Birth of IPCC

Birth of the IPCC From a paper by : Alex Evans and David Steven, 2007
The London Accord and Centre of International Cooperation,
Climate change: the state of the debate


The summer of ‘88 and the birth of the IPCC

While awareness seems to have risen steadily, levels of public concern have ebbed and flowed, with a range of flash points driving surges of interest. As the shocks of the 1970s receded, media coverage of climate change tended to fall. Extreme weather impacts on the scale of the 1972 spike had not been repeated, and fears of a potentially imminent catastrophe eased. Other environmental issues did, though, make an impression – notably rain forests, acid rain and (later) the ‘ozone hole’ over Antarctica, which led quickly to the agreement of the 1987 Montreal Protocol on ozone-depleting substances.

And then, in the summer of 1988, public concern over climate change reignited dramatically. Heat waves and droughts were already flaring up when NASA scientist James Hansen made his famous appearance before a Congressional committee chaired by Senator Tim Wirth as, outside the building, temperatures reached an all-time high. Hansen said to journalists afterwards that it was time to “stop waffling, and say that the evidence is pretty strong that the greenhouse effect is here".xxiii As the summer wore on – with Hurricane Gilbert, the worst forest fires in a century and the Mississippi River falling so low that barge traffic was halted – the media leapt on climate change as never before. The number of American newspaper articles about global warming rose tenfold between 1987 and 1988; and by September 1988, polling found that 58 per cent of Americans had heard or read about the greenhouse effect.xxiv Once again, though, coverage fell back, particularly as much of the world entered a recession around the turn of the decade.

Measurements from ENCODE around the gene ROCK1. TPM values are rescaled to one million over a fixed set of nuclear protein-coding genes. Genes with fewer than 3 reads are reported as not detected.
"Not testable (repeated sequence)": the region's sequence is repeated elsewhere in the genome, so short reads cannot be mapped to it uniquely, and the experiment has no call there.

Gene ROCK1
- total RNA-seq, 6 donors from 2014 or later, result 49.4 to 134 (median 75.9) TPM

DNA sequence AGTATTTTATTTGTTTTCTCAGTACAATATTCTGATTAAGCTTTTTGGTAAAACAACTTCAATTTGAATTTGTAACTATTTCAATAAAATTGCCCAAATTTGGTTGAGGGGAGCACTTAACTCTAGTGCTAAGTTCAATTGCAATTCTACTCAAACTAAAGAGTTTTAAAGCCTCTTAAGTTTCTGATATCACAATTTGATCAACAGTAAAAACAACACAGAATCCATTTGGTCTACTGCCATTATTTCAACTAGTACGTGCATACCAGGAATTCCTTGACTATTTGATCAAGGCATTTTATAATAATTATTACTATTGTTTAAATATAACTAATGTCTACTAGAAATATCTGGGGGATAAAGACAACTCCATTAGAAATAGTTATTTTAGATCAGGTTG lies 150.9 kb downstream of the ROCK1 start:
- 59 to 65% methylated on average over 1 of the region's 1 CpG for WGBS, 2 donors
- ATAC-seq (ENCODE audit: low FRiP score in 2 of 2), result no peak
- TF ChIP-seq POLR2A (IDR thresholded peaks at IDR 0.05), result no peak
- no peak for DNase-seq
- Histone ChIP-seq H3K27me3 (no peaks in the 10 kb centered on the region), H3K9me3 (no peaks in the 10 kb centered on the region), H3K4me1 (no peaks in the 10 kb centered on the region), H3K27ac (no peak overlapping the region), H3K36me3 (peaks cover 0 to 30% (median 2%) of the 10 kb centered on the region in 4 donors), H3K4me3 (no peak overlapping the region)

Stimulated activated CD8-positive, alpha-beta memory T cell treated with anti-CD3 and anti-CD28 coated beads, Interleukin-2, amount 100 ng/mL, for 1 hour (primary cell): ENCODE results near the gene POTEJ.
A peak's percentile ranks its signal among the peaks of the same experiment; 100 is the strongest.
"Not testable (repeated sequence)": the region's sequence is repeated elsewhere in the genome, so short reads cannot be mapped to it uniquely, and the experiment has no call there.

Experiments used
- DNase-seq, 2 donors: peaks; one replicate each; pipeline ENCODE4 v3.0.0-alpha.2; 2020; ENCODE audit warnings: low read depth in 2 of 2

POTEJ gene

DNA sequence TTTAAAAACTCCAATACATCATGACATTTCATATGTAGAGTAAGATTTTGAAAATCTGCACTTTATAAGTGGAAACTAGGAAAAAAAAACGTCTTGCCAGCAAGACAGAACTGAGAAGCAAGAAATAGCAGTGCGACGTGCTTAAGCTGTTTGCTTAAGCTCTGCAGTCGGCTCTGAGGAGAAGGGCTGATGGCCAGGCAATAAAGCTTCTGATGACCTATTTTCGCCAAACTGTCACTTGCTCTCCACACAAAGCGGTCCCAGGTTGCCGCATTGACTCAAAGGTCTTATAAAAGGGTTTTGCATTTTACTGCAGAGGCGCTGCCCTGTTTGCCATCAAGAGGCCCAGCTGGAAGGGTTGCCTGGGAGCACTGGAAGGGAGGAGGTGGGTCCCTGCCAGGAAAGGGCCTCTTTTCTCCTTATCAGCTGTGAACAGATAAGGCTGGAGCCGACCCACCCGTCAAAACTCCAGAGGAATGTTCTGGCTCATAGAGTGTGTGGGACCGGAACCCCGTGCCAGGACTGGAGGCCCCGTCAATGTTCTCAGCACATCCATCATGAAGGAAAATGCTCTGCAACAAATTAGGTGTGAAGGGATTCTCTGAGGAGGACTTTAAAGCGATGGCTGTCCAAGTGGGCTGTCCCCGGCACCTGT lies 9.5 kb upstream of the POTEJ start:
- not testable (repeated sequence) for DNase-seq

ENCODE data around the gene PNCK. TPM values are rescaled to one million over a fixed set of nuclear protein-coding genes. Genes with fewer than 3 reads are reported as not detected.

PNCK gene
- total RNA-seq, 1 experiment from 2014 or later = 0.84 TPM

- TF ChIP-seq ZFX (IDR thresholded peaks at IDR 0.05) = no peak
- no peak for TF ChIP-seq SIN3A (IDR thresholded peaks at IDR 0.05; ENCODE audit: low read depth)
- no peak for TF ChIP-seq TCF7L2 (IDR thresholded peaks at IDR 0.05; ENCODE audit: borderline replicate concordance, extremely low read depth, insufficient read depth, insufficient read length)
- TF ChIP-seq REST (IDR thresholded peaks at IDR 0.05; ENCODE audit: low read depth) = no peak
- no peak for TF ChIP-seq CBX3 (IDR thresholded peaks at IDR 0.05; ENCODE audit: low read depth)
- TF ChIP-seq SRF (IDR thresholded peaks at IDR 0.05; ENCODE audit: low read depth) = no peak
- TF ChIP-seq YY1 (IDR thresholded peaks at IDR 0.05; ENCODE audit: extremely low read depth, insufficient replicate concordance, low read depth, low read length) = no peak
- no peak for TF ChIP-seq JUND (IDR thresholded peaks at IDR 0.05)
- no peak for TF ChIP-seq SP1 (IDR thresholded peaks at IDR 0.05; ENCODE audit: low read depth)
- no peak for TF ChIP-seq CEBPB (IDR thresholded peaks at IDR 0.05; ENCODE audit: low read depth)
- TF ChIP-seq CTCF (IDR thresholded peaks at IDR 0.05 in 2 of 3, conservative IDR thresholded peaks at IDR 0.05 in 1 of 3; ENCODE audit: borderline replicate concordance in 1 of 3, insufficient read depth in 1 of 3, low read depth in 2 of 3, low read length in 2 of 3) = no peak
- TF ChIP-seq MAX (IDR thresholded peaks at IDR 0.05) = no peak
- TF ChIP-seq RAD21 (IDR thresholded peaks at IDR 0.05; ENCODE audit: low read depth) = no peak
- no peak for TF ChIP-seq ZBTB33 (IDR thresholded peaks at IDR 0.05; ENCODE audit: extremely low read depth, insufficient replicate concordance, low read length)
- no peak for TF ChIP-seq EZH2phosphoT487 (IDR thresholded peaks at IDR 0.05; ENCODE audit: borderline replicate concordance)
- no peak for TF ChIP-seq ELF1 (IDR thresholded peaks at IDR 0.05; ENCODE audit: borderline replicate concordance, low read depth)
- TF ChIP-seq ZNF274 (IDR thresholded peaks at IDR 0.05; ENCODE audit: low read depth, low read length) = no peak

But, as in the aftermath of the 1972 spike, the scientific community had emerged more energised than before. This time, there was a tangible outcome, which would in retrospect prove a decisive moment in establishing climate change as a global challenge of the first rank. For in 1988, the Intergovernmental Panel on Climate Change was set up – not least in order to come up with a clearer and more definitive statement of what scientists did (and did not) think about climate change.

According to Shardul Agrawala’s fascinating account of the origins of the IPCC, its roots can be found in a workshop held in 1985 in Villach, organized by two United Nations agencies and the non-governmental International Council for Science (ICSU).xxv At the Villach workshop, a group of scientists, acting in a personal capacity, announced a consensus that “in the first half of the next century a rise of global mean temperature would occur which is greater than any in man’s history." The need to deepen, extend and institutionalise this consensus was pushed in particular by the United States government – in part because it wanted to ‘buy time’ and delay a potentially costly policy response. The US wanted an inter-governmental mechanism and that’s what it got. According to Agrawala, this formal insertion of scientific expertise was of great importance. The result was to pump sufficient shared awareness of the climate problem into the international arena, providing a platform for governments to enter into a serious negotiation.

After the birth of IPCC its dominant position in the debate also became self-reinforcing. “The more credible experts there were already in the IPCC, the more attractive it was for other established experts to join, [and] the more internal strength the institutions had to defend its scientific integrity against political pressures."xxvi An anchor for global understanding of the issue, and perceptions of its seriousness, had been provided.


xxiii Philip Shabecoff, “Global Warming Has Begun, Expert Tells Senate,” New York Times, June 24, 1988, p. 1
xxiv 1988: Kane, Parson poll for Parents Magazine, USKANE.88PM7.RO98 and R11, data furnished by Roper Center for Public Opinion Research, Storrs, CT. By 1989, another poll found that 79% of the public had heard of the greenhouse effect: survey of public by Research Strategy/Management Inc., ‘Global Warming and Energy Priorities,’ Union of Concerned Scientists, 11/89, as reported in W. Kempton, “Global Environmental Change,” 6/91
xxv Agrawala in Climate Change 39, 1998
xxvi Ibid.

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